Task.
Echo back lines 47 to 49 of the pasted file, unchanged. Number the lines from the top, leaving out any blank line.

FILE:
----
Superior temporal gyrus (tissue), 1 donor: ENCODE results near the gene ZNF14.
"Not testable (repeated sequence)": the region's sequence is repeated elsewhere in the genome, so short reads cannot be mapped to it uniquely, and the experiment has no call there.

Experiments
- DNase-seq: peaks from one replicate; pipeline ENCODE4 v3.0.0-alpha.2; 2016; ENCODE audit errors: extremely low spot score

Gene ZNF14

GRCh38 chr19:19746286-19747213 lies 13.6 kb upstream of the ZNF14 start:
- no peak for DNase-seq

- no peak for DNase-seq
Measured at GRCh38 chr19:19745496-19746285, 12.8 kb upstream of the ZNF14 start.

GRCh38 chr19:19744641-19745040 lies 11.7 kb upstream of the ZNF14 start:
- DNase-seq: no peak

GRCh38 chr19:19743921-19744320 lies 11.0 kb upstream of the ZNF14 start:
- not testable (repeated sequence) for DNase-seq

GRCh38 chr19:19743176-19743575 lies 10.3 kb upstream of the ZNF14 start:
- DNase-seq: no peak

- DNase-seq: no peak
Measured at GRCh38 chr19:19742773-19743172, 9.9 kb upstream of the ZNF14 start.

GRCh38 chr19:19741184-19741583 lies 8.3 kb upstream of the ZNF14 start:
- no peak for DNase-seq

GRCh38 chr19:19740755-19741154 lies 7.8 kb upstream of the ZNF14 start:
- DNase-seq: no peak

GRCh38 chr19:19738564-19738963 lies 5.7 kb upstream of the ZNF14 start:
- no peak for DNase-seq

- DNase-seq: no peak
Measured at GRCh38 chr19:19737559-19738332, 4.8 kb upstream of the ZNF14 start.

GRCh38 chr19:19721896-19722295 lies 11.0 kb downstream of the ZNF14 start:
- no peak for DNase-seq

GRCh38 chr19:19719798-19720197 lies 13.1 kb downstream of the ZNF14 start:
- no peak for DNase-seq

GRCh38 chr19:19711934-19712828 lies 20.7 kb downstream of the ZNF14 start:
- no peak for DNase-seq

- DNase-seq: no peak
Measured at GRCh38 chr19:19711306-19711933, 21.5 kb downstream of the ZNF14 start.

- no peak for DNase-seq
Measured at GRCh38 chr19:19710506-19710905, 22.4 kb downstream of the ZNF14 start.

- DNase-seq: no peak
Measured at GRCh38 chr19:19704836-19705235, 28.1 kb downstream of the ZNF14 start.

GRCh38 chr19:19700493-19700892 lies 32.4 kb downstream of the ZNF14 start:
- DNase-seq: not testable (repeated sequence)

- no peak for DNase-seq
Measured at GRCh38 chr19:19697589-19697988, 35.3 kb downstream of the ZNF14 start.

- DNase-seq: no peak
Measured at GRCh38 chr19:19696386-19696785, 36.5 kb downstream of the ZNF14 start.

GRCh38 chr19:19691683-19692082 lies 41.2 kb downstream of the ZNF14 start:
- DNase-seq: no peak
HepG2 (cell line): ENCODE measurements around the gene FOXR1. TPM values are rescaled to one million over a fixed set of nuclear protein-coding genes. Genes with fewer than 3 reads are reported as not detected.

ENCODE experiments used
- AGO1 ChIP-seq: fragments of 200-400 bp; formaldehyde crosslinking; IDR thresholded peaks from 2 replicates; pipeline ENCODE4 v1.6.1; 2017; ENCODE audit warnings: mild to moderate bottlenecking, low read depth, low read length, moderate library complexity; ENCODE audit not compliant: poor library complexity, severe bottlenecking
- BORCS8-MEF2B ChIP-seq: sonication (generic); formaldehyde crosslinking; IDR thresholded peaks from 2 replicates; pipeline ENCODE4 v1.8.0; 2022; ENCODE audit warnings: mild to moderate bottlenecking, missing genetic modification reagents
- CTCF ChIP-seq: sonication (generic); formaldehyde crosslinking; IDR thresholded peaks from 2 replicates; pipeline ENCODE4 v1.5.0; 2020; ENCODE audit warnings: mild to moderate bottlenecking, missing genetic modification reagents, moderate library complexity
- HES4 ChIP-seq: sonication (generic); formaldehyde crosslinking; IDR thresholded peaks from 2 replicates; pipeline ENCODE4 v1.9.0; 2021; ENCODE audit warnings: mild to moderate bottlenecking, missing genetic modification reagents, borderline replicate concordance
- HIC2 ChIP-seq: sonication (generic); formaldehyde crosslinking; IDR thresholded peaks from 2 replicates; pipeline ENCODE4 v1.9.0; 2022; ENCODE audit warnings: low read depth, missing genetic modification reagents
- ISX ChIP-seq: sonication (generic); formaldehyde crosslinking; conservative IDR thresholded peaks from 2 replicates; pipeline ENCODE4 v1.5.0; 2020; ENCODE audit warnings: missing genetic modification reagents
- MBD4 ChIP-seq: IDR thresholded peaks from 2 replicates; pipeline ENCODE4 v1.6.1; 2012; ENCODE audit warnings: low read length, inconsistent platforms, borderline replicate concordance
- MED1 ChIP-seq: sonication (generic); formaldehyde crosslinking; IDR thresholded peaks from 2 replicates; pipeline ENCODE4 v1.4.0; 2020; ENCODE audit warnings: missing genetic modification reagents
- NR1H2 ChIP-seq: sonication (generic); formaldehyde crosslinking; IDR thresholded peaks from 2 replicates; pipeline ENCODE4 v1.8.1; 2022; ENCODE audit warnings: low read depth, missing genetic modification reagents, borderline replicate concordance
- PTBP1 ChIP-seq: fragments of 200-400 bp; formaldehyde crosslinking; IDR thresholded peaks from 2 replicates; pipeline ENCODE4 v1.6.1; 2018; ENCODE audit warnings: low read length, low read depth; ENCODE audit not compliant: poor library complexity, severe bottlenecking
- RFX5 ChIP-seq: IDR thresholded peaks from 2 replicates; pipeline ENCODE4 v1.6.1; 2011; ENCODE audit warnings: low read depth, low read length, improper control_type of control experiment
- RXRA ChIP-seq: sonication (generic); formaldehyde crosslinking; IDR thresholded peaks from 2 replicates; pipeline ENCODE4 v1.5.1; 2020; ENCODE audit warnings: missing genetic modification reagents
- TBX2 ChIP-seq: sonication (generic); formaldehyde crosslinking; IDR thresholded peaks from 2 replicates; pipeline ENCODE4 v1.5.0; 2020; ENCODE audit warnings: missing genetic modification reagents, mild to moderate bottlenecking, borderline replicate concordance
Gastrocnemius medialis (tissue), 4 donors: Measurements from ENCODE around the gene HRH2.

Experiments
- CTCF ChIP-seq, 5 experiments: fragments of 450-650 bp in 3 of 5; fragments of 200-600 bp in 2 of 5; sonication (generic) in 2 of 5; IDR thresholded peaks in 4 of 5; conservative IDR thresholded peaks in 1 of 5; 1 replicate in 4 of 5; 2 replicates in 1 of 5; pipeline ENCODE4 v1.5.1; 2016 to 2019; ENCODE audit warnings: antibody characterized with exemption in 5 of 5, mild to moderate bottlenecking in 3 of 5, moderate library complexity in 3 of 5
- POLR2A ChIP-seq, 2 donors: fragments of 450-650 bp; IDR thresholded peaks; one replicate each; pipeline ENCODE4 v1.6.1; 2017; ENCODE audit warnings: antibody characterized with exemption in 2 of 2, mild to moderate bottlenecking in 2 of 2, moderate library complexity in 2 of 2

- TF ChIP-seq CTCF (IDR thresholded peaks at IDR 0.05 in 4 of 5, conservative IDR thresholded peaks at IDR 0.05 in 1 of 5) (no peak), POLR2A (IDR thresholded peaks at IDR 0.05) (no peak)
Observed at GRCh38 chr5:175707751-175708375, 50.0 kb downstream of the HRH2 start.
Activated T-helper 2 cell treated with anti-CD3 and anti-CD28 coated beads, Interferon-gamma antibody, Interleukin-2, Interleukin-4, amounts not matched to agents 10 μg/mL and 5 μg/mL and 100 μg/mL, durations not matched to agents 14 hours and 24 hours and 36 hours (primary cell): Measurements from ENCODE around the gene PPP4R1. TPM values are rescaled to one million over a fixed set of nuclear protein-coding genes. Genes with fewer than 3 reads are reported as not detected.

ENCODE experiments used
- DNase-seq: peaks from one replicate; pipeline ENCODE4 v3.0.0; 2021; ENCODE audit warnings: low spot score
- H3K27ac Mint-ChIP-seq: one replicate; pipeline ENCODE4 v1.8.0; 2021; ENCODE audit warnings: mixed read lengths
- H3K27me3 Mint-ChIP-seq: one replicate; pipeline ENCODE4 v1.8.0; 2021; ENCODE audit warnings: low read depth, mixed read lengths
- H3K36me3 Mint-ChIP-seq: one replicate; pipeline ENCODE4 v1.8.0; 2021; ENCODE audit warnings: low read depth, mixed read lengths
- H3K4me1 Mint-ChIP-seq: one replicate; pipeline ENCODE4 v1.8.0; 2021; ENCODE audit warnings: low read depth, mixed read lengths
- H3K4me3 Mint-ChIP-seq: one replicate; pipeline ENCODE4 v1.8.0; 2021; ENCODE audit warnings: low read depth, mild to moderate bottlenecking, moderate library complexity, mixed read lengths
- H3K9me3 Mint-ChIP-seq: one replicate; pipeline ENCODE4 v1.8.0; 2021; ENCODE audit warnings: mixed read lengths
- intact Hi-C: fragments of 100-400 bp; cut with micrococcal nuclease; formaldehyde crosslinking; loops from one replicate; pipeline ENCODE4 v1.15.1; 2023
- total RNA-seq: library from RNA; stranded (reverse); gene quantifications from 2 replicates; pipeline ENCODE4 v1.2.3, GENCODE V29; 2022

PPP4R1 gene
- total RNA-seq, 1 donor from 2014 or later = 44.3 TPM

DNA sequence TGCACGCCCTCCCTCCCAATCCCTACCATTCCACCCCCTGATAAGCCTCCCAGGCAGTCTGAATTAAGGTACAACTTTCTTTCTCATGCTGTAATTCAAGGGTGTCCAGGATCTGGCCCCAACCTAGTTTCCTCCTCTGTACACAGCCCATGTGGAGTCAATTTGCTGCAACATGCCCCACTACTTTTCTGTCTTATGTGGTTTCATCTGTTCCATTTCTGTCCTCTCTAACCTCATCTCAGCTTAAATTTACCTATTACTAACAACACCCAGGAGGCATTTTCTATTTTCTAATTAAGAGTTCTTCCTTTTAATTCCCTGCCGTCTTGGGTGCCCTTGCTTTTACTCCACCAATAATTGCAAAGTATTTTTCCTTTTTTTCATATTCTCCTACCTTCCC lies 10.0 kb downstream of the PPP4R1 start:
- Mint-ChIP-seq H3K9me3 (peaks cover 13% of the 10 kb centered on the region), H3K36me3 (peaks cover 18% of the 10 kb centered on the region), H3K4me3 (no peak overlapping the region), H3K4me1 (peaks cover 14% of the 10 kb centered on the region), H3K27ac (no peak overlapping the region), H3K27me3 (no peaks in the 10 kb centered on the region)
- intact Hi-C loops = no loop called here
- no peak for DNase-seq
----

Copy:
ENCODE experiments used
- AGO1 ChIP-seq: fragments of 200-400 bp; formaldehyde crosslinking; IDR thresholded peaks from 2 replicates; pipeline ENCODE4 v1.6.1; 2017; ENCODE audit warnings: mild to moderate bottlenecking, low read depth, low read length, moderate library complexity; ENCODE audit not compliant: poor library complexity, severe bottlenecking
- BORCS8-MEF2B ChIP-seq: sonication (generic); formaldehyde crosslinking; IDR thresholded peaks from 2 replicates; pipeline ENCODE4 v1.8.0; 2022; ENCODE audit warnings: mild to moderate bottlenecking, missing genetic modification reagents